According to the Croatian Times, the Zagreb Faculty of Traffic Sciences has proposed a charge of 20 kunas €2.75 or US$3.82 to cross a downtown cordon.

Good on Zagreb for looking at a congestion charge, I hope it can come up with some innovative solutions that will address congestion, but also add to the attractiveness of the city for business, as Croatia is on the cusp of joining the European Union.

Wednesday 26 October 2011

Finland: Minister wants national road pricing, Ministry thinks it is too difficult and costly

There have been discussions about congestion charging in Helsinki for some time, but the political climate for introducing road pricing in Finland seems to have changed, quite dramatically.

The six party coalition formed after the June 2011 elections is quite a mixed group. It is comprised of the National Coalition Party (centre-right liberal), Social Democrat Party (centre-left), Left Alliance (far left), Greens (left), Swedish People’s Party (centrist liberal) and Christian Democrats (conservative).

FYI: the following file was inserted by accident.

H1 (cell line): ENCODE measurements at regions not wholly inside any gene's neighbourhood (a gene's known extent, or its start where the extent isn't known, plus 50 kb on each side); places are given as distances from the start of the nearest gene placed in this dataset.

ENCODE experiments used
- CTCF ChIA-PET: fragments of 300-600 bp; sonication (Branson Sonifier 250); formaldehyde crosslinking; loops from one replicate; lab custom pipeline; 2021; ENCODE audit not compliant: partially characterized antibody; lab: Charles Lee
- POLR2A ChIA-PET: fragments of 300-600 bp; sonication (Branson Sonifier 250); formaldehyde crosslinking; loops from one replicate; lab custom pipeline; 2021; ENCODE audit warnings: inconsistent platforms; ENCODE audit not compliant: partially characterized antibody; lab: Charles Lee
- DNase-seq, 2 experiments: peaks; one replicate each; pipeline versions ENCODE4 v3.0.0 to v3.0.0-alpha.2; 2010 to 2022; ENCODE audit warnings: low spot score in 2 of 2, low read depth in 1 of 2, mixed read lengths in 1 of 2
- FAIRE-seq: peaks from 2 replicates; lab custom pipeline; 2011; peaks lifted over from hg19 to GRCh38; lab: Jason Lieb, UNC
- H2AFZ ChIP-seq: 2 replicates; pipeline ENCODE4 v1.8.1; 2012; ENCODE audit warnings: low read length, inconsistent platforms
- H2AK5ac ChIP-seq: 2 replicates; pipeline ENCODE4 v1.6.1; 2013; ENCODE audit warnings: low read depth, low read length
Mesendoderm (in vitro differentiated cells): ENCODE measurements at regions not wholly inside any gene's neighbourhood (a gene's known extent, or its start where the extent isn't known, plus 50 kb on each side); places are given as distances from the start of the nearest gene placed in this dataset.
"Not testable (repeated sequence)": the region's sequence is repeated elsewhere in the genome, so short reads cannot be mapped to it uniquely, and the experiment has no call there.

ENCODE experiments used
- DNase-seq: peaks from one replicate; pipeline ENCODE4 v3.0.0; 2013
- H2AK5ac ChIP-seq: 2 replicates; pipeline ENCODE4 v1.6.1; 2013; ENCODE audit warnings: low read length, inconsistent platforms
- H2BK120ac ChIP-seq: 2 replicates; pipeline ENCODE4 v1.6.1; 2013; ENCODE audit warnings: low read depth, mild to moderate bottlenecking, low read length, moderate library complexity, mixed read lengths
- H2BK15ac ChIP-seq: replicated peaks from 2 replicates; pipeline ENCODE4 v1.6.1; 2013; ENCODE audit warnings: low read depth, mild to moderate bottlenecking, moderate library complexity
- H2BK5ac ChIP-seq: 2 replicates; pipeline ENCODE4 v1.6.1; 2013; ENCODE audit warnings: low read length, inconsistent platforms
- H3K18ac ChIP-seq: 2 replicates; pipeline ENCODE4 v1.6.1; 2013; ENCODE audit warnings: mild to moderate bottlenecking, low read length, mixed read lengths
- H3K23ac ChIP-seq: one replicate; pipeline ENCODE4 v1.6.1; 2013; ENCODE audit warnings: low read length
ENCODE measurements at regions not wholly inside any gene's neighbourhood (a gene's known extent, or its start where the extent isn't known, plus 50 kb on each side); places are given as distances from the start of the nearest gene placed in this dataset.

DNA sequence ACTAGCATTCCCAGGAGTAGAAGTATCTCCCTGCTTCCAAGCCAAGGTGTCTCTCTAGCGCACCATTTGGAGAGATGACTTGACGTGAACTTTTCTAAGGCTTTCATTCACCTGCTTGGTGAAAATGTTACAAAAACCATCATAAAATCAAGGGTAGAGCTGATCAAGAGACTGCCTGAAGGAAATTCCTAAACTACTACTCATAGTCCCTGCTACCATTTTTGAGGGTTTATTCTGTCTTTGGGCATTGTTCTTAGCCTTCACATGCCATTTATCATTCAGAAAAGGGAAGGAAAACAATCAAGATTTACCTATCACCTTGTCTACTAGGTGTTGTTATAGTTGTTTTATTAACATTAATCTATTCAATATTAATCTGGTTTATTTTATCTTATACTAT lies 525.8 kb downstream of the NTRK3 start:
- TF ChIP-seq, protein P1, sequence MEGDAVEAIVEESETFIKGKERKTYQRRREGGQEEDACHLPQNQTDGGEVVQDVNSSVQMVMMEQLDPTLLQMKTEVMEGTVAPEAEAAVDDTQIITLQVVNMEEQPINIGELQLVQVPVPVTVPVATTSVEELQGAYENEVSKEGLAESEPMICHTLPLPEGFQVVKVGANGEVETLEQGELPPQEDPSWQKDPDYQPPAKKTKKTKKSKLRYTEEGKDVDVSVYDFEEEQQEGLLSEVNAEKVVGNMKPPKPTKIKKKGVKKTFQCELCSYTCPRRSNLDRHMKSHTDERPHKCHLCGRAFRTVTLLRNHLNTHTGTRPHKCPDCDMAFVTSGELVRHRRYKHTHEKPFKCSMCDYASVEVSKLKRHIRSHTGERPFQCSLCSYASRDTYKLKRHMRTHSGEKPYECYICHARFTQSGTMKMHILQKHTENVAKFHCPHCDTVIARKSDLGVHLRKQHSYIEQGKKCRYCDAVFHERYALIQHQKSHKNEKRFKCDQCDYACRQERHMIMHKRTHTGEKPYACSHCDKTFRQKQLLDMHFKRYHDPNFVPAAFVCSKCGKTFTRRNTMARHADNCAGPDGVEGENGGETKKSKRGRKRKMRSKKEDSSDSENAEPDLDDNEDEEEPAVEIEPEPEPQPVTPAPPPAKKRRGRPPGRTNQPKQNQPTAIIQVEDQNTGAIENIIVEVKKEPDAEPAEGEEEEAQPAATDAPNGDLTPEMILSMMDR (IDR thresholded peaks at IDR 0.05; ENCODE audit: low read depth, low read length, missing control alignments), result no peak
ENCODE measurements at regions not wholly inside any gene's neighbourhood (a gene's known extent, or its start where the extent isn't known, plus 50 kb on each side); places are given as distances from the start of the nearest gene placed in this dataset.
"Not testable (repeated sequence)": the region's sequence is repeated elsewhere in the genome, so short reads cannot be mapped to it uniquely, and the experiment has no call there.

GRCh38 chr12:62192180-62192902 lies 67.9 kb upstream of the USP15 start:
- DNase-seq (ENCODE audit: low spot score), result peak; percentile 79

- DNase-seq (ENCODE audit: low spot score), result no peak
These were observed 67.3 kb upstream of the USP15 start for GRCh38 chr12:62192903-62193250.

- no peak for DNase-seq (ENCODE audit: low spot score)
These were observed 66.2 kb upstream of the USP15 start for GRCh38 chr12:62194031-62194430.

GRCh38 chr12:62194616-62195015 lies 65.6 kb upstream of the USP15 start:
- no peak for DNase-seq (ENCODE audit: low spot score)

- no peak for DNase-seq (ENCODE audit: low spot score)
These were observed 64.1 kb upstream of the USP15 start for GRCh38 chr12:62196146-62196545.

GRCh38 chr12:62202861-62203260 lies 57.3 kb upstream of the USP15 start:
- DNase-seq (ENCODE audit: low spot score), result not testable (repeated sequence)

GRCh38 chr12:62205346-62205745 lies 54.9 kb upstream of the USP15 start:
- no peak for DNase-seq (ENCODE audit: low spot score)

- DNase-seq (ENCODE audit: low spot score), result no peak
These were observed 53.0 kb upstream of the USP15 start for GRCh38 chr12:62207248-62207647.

The new transport Minister is Merja Kyllönen from the Left Alliance, and she is keen on road pricing, but not keen on a Helsinki only congestion charge as I reported previously.

State broadcaster YLE reported that she supports a national road pricing scheme, on all roads, for all vehicles. The idea is that it would vary by time and location, so would charge for congestion, but also charge according to the level of public transport availability. The idea being that, say in Helsinki, it would cost much more to drive if the route had a parallel metro line, but not if someone was driving in a remote area.